£1,094,000 going to 60 voluntary, community and not-for-profit organisations to support projects that will reduce social or economic inequality for Cambridge residents from 2023.
This could be through projects to improve health and wellbeing; to help communities come together and bring about change; to give more people better opportunities to gain employment; or to strengthen and grow the voluntary sector in the city.
All proposed funding is subject to approval of the council’s budget at a meeting of Full Council on 23 February 2023.
Of the £1,094,000, £70,000 is allocated as Area Committee Community Grants to fund projects in one of the city’s four areas: North, East, South or West Central.
The funding awarded by the council will only cover a portion of the 60 groups’ activities, which are expected to cost £4,875,273 in total. Groups will secure the remaining £3,132,438 from other sources, with the majority of activities further supported with additional, unquantified contributions, such as volunteer time.
Examples of successful applicants include:
Cambridge Community Arts – awarded £16,000 to run creative arts courses for people disadvantaged and isolated due to mental and physical health conditions, unemployment or economic hardship
Cambridge Ethnic Community Forum – awarded £40,337 to help build the capacity of the minority ethnic voluntary sector in Cambridge, and to support the running of the race equality service and the Cambs Human Rights and Equality Support Service (CHESS)
Cambridge Re-Use – awarded £9,090 to help people on low incomes or benefits to buy furniture, electrical and white goods and other household items
Cambridge United Community Trust – awarded £11,000 to run inclusive physical activity sessions for those that experience barriers to physical activity, running 48 weeks per year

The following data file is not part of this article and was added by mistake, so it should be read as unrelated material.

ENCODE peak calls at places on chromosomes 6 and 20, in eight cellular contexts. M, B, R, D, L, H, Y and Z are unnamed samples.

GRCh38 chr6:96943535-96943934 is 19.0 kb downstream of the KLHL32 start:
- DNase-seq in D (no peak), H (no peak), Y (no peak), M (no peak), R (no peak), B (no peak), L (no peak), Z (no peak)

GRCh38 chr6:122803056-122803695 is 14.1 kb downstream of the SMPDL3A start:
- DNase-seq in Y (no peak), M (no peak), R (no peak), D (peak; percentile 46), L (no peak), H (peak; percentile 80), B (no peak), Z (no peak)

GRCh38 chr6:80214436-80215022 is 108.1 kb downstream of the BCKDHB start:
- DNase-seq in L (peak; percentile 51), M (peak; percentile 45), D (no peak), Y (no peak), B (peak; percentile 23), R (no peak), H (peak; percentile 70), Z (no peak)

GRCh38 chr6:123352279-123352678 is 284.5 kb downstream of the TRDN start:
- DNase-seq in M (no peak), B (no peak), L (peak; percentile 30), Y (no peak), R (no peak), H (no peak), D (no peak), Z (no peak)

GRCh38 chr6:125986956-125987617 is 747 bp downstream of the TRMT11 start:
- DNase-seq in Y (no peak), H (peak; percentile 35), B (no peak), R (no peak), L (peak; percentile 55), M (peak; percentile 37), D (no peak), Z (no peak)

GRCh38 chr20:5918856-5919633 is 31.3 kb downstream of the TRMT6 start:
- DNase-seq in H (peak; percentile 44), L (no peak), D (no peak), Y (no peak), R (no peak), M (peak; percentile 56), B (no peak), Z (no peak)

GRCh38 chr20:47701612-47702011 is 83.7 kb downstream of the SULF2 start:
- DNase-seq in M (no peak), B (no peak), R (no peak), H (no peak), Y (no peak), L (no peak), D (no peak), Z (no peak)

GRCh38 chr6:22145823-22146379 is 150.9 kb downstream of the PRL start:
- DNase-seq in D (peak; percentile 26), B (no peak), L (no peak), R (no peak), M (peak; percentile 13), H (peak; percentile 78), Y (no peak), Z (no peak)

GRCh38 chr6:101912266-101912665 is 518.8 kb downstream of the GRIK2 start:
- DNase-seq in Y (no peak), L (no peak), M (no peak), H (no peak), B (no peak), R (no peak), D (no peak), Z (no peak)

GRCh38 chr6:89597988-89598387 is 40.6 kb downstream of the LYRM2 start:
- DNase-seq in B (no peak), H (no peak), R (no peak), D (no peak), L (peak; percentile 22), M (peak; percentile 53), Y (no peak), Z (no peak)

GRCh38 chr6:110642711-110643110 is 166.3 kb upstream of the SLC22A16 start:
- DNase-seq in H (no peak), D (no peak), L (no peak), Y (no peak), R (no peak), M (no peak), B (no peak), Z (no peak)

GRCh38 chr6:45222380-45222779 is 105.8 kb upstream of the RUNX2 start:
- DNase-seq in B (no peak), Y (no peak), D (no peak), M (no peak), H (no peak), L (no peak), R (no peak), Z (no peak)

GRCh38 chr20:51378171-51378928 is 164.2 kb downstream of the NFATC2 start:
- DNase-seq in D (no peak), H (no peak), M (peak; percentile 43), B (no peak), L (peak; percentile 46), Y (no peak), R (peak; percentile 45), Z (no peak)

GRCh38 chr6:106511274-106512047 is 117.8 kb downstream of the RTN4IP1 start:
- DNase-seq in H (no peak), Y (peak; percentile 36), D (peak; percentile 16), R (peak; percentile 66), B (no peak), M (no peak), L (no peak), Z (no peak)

Cambridge Women's Resources Centre – awarded £36,027 towards an employability and wellbeing programme of workshops and groups, enabling skills and confidence building for women and enabling them to re-engage in the community
Centre 33 – awarded £46,765 to support young people to overcome their problems through a range of free, confidential services
The Kite Trust (pictured) – awarded £12,500 to help support LGBT+ young people in Cambridge to have better outcomes in life
Romsey Mill Trust – awarded £13,038 to support young parents (up to age 21) seeking to gain a qualification, and to run Aspire Plus for 17-19 year olds with autism.
As in previous years, a large portion of the funding is set to be awarded to Cambridge and District Citizens Advice (£313,930) to support their free debt and money advice service, as well as funding a full time specialist welfare rights caseworker; and to Cambridge Council for Voluntary Service (£88,166) to support local community and voluntary groups.
For 2023-2024 a simpler ‘small grants’ application process was trialled, for applications up to £2,000, leading to an increase this year in the number of applications received for sums of £2,000 or under, with a significant number of applications from groups that have not previously applied for Community Grants.
Cllr Mairéad Healy, Executive Councillor for Equalities, Anti-Poverty and Wellbeing, said: “We are very proud of our community grants programme – one of the most generous of its kind nationally for a local authority of our size – and reaffirm our commitment to funding our community and voluntary sector, which are supporting some of our most vulnerable residents across the city during these difficult times.
“We’d like to pay tribute to all the groups that are doing this vital work and have been awarded funding – we know in many cases this support is life changing for our residents.”